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They only come in "colorless" sets. The "colors" (which are just suggestive names and have nothing to do with light colors) are Red, Green, and Blue, along with anti-Red, anti-Green, and anti-Blue. Therefore, there are basically two options: mesons, which contain a quark/anti-quark pair (e.g. one Green and one anti-Green) and baryons, which contain quark of each colors (RGB, or antiRGB). Tetraquarks, pentaquarks, and hexaquarks have been searched for in experiment and would not violate the colorless rule, but have never been found. Physicists would prefer to be able to calculate from first principles whether such states are possible, but it turns out that no one knows how to do the calculation because of the non-perturbative nature of the strong force.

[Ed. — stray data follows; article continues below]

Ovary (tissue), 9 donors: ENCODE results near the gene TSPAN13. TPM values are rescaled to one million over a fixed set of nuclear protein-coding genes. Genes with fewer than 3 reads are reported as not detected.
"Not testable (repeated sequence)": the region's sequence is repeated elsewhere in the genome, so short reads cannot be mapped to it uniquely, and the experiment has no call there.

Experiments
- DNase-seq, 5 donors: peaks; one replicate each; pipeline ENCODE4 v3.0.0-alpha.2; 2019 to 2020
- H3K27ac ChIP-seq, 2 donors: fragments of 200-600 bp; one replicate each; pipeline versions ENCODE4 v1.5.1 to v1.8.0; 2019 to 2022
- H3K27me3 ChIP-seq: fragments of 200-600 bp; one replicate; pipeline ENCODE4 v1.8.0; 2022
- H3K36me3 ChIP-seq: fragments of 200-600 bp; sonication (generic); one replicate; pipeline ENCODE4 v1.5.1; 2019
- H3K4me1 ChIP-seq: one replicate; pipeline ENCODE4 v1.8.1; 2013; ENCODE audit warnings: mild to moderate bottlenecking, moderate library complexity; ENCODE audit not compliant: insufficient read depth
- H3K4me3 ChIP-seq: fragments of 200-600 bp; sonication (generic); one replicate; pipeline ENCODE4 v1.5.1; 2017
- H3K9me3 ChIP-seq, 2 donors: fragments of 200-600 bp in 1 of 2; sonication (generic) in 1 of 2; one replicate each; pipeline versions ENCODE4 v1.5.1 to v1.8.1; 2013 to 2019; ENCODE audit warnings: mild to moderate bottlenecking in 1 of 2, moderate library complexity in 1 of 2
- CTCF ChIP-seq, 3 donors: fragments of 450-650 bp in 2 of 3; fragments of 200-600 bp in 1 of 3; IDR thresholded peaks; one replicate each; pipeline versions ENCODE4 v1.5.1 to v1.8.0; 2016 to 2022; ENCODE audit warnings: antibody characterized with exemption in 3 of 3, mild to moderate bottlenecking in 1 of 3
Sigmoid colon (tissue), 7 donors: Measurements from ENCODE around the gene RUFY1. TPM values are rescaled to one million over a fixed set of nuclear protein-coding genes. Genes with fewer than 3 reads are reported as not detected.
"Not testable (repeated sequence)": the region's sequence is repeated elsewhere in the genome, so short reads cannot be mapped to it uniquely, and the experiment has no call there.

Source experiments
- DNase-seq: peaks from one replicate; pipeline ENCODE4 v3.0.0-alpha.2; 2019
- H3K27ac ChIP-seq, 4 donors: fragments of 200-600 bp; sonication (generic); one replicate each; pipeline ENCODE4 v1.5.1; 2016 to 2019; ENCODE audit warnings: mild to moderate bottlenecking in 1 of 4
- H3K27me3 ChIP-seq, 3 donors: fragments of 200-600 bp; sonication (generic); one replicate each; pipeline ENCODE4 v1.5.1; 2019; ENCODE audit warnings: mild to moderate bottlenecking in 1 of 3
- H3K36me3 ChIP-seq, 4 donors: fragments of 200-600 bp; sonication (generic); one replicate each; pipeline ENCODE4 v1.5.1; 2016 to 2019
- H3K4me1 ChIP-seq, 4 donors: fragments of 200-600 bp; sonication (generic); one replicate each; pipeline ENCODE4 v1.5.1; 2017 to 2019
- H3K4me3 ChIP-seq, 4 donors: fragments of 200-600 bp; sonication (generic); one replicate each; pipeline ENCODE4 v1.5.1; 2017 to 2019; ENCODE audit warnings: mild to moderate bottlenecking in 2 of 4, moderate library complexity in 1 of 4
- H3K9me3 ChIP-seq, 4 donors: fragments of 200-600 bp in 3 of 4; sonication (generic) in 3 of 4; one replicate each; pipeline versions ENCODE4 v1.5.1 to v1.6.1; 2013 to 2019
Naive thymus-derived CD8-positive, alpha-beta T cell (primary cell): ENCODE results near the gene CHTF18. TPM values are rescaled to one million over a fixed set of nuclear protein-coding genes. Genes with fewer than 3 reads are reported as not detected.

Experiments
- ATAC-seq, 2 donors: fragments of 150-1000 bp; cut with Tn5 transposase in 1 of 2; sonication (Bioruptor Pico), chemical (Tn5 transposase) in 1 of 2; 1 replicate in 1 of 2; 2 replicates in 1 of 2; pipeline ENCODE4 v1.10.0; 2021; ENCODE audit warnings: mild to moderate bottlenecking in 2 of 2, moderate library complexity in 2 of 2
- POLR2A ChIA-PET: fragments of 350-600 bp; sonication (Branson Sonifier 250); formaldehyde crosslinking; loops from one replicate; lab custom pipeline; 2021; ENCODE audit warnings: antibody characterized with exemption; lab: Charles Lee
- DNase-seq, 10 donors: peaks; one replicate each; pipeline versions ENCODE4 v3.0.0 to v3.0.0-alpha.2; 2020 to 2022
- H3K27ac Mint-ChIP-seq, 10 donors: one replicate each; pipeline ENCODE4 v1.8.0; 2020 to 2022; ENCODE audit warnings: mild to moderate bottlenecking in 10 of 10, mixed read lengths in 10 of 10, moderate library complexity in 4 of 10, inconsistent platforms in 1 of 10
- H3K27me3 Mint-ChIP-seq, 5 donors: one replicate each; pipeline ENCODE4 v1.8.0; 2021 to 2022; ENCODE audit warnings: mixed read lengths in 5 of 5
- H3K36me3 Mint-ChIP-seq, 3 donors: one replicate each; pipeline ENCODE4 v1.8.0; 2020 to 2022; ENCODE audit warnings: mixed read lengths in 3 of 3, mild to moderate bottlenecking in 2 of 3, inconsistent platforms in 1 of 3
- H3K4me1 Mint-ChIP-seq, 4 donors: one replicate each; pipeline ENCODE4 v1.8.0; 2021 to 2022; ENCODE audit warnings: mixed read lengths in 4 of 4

[Many caveats. For instance, any given hadron (the collective name for things made of quarks, which to date means only mesons and baryons) is not actually made up of quarks with definite color, but rather a quantum superposition of many possibilities. I think mesons, for example, are always a balanced superposition of R-antiR, G-antiG, and B-antiB. So you could never point to a given meson in an experiment and say "that meson was blue-antiblue".]




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